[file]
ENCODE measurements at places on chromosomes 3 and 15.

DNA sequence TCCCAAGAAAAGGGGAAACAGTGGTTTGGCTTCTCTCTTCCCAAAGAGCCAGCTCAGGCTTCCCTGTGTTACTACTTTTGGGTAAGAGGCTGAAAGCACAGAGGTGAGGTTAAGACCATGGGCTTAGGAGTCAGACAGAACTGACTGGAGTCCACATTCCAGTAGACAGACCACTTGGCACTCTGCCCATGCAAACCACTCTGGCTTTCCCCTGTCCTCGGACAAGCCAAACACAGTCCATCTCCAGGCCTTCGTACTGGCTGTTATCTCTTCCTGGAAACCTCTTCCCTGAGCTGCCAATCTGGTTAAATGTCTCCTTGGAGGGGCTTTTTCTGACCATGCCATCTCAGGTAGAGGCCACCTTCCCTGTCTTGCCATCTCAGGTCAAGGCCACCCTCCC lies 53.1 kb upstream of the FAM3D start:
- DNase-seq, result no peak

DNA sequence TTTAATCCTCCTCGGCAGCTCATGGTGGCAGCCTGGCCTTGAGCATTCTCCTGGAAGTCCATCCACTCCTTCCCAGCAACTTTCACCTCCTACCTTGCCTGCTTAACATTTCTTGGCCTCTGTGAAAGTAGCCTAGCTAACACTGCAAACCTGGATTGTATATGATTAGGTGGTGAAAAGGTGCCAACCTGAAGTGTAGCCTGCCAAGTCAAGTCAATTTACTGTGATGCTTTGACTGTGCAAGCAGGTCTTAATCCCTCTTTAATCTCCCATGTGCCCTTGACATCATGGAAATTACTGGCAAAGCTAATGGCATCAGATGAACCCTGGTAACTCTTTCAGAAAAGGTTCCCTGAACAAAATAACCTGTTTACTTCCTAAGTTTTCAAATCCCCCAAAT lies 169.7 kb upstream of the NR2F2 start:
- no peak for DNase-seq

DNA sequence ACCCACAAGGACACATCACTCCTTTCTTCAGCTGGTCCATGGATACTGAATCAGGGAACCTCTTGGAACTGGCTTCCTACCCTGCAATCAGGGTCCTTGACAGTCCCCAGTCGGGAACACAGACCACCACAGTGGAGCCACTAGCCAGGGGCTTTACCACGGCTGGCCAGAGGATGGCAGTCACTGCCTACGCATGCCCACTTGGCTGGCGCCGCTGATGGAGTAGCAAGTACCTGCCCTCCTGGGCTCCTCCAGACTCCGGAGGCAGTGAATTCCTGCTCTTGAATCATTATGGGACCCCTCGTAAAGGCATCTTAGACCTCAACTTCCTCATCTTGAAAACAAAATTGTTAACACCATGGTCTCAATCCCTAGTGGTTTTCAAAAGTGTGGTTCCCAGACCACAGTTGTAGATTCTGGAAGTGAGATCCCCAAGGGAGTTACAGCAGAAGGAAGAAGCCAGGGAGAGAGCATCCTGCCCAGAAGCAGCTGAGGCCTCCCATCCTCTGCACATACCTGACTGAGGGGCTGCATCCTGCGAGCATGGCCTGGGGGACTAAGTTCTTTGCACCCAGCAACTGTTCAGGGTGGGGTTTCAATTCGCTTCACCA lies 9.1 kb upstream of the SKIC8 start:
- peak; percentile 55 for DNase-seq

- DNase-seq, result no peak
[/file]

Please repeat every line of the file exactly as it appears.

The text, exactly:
ENCODE measurements at places on chromosomes 3 and 15.

DNA sequence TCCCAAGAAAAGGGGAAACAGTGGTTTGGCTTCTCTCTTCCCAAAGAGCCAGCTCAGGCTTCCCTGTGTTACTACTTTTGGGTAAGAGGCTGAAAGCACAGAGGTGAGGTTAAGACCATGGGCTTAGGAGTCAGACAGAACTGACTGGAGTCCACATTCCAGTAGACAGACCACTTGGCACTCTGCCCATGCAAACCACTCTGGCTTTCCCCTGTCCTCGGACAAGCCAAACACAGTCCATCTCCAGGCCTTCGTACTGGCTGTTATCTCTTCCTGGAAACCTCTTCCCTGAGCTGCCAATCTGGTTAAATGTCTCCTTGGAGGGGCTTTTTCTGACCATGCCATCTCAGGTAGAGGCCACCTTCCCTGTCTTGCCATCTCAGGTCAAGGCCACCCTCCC lies 53.1 kb upstream of the FAM3D start:
- DNase-seq, result no peak

DNA sequence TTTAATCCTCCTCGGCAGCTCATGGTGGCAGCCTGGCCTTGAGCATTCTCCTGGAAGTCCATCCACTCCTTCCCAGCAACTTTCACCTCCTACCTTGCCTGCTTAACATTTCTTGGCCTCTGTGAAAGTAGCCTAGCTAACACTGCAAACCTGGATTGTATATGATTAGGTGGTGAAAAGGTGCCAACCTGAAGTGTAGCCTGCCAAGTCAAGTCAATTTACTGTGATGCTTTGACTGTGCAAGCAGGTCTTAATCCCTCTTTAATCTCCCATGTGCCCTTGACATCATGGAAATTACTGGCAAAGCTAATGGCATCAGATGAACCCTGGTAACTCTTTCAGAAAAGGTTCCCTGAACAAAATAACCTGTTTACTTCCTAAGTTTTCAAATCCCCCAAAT lies 169.7 kb upstream of the NR2F2 start:
- no peak for DNase-seq

DNA sequence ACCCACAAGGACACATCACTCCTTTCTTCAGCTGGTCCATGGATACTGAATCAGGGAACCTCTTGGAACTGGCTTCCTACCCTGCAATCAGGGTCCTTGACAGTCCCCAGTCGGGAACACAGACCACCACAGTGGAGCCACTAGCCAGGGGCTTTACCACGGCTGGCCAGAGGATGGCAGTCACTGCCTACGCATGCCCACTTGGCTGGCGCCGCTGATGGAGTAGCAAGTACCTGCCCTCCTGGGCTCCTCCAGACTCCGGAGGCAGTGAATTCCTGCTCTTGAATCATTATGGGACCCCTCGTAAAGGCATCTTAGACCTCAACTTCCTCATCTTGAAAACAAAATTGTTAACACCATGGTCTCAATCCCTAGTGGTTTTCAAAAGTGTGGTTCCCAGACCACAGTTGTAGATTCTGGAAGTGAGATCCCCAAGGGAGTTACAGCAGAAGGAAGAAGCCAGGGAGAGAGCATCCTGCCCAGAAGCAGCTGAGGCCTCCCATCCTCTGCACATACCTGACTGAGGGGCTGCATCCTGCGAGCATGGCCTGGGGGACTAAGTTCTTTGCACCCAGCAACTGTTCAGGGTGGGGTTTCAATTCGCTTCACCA lies 9.1 kb upstream of the SKIC8 start:
- peak; percentile 55 for DNase-seq

- DNase-seq, result no peak